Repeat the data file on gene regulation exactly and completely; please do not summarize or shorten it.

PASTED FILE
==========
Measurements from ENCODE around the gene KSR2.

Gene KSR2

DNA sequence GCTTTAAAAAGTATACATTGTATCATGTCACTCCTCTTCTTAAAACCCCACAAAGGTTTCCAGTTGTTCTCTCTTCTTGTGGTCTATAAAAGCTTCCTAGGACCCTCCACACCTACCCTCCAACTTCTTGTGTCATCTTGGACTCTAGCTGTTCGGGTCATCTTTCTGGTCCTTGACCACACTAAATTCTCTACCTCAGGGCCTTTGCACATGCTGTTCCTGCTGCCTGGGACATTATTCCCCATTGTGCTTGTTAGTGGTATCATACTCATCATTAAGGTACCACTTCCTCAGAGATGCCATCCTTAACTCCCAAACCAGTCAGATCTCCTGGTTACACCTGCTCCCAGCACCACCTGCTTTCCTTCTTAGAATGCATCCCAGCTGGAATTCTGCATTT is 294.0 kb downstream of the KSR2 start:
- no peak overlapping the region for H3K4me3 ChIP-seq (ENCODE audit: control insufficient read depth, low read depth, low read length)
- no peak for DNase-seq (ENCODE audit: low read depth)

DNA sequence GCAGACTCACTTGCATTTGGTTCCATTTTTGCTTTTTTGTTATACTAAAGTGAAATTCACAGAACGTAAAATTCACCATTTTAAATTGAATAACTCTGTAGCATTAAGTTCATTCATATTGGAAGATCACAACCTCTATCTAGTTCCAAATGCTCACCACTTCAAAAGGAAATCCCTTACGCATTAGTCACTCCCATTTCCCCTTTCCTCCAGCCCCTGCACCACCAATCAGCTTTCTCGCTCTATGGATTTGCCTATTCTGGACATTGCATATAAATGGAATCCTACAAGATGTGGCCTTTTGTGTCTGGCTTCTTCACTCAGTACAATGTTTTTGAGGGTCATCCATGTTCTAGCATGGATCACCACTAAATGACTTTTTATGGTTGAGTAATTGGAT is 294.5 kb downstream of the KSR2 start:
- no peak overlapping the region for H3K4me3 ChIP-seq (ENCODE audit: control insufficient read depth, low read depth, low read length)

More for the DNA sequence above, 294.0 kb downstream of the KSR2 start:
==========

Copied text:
Measurements from ENCODE around the gene KSR2.

Gene KSR2

DNA sequence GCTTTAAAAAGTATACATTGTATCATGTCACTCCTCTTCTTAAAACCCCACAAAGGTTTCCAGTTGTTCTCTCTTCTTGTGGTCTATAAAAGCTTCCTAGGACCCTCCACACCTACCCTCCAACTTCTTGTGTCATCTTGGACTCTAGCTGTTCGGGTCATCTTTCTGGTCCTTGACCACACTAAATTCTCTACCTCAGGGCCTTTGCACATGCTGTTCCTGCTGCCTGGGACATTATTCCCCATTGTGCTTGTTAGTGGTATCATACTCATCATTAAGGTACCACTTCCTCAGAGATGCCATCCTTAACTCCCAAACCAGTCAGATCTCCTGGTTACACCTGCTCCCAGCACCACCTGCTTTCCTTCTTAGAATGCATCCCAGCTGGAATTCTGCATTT is 294.0 kb downstream of the KSR2 start:
- no peak overlapping the region for H3K4me3 ChIP-seq (ENCODE audit: control insufficient read depth, low read depth, low read length)
- no peak for DNase-seq (ENCODE audit: low read depth)

DNA sequence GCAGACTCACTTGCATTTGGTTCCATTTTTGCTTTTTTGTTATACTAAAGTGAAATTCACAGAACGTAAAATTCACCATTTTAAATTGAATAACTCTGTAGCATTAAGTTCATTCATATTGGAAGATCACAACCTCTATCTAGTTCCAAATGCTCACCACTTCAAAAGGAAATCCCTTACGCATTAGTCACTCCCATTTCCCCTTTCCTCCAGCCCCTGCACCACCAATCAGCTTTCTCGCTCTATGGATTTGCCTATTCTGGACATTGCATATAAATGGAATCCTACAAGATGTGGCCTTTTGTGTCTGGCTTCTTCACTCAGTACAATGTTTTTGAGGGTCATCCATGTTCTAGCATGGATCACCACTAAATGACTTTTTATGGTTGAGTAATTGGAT is 294.5 kb downstream of the KSR2 start:
- no peak overlapping the region for H3K4me3 ChIP-seq (ENCODE audit: control insufficient read depth, low read depth, low read length)

More for the DNA sequence above, 294.0 kb downstream of the KSR2 start: